The Bear Hotel is in a lovely position looking across Rodborough Common and the valley to Woodchester. The two-gabled part at the back of the building dates from the 17th century and suggests there was an inn here before the Bear is first recorded in 1751. The rest was built in 1925, by the local partnership of Falconer, Baker & Campbell, who converted it into an hotel suitable for the age of motoring, with a purpose-built garage block.
In front of the old inn were drinking pools for cattle which gave their name to the adjacent Bear Pools cafe and garage. Until 1815, the turnpike road from Stroud to Cirencester lay along the summit of Rodborough Hill, and the principal local carriers used the Bear as their base. Goods were brought up from the town and the local mills to warehouses at the Bear by packhorse and donkey and then transported to their destination in wagons.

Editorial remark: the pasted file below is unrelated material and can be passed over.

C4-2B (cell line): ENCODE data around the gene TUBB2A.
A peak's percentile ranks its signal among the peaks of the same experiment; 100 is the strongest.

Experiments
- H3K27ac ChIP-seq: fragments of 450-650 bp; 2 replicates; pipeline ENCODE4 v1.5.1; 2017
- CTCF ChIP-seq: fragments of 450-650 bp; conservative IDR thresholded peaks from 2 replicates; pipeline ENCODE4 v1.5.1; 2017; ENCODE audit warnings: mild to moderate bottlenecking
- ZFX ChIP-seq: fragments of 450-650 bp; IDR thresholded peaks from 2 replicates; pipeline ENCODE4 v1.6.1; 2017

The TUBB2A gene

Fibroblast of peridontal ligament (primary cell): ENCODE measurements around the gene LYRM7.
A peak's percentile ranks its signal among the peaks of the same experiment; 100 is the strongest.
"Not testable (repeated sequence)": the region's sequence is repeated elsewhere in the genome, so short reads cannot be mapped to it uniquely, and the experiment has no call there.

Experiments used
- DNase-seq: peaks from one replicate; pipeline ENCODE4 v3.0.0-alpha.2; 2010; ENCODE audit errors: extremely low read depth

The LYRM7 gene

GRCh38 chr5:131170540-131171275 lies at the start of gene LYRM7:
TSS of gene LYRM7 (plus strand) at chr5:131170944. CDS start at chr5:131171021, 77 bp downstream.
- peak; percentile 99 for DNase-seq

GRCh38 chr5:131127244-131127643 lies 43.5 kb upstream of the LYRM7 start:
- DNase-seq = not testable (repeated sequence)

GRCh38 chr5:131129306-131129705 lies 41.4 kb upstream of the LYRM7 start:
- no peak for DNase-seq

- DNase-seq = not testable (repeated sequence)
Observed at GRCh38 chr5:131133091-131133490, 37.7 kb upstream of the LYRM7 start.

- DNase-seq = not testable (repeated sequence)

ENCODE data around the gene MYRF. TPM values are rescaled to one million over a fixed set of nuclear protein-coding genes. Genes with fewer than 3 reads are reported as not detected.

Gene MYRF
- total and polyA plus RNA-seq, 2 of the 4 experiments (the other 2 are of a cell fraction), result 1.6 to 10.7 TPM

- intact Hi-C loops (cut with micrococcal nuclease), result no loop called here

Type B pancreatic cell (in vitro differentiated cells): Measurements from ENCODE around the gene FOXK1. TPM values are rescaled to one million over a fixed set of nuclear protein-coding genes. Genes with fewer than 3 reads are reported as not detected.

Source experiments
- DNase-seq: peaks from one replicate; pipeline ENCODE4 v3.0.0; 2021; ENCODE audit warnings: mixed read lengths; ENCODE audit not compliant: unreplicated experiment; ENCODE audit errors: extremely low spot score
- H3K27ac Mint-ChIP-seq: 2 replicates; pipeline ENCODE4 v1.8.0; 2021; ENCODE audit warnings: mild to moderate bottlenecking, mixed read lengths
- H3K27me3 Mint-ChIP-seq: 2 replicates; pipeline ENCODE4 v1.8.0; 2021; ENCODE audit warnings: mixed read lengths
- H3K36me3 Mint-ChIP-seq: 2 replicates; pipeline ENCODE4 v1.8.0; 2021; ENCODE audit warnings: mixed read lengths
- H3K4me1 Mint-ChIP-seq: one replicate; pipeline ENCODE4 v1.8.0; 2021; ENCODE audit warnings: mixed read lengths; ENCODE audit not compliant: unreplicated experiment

One of the best-known firms was Tanner & Baylis, whose head office was at 'The Road House', now called Bownham Grange. This firm was established before 1711 by Samuel Tanner, and only ceased trading with the opening of the railways in the 1840s. A.K. Baylis, a partner in the 19th century, lived at Butterow.
In the late 18th century, the Bear was also frequented by the local gentry who held political meetings here. They also ran an archery club - the Robin Hood Society of Archers - on the adjacent common.